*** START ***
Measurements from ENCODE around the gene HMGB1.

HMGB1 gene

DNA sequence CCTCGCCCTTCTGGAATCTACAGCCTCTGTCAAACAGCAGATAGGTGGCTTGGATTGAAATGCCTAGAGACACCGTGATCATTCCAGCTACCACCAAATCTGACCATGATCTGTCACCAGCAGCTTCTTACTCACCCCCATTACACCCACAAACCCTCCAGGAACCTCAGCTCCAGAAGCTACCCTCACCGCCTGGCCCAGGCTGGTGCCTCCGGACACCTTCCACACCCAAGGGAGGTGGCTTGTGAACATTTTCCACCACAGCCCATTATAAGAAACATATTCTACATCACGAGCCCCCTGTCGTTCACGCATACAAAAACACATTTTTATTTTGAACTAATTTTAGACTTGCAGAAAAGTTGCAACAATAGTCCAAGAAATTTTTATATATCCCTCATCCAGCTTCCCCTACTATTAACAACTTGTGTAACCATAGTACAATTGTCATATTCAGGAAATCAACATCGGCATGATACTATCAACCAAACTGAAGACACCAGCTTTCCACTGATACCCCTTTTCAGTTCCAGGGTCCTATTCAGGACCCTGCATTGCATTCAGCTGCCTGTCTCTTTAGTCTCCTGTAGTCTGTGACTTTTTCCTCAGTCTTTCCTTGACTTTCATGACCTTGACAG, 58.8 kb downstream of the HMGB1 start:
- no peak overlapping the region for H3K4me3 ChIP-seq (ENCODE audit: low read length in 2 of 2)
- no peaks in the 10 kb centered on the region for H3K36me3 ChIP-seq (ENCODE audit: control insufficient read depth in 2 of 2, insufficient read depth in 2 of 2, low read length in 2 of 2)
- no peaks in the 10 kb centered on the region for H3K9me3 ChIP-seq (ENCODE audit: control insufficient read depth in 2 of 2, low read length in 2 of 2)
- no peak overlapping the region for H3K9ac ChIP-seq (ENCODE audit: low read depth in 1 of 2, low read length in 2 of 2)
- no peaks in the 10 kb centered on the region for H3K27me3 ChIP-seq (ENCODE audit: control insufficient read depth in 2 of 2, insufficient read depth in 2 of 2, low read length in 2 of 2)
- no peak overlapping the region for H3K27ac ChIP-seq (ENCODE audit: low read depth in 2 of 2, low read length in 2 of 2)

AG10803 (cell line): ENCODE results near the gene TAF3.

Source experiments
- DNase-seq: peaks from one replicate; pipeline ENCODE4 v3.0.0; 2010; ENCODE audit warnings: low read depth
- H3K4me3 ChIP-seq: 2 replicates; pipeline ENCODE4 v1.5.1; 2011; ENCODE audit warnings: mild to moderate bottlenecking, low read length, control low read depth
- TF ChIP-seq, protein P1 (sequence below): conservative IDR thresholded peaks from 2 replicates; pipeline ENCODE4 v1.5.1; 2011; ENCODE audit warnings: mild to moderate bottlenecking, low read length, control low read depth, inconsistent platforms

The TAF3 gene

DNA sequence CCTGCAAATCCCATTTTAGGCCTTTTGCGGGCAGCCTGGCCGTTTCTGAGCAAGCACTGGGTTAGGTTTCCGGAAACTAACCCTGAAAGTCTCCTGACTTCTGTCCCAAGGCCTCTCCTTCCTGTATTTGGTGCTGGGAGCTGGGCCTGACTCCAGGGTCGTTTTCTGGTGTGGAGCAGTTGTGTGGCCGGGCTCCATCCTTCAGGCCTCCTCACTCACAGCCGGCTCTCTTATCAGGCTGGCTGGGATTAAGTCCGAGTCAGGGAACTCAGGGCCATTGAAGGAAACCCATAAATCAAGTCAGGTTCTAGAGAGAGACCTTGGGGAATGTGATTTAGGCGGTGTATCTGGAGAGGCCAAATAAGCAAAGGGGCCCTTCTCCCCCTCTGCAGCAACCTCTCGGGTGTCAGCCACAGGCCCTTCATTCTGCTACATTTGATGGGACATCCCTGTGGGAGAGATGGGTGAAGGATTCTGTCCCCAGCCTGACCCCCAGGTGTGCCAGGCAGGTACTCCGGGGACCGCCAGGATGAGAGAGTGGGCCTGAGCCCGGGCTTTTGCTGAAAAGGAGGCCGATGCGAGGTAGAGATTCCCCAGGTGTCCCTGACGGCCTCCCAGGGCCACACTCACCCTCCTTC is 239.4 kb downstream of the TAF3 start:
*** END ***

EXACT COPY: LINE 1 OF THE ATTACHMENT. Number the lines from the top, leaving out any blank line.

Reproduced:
Measurements from ENCODE around the gene HMGB1.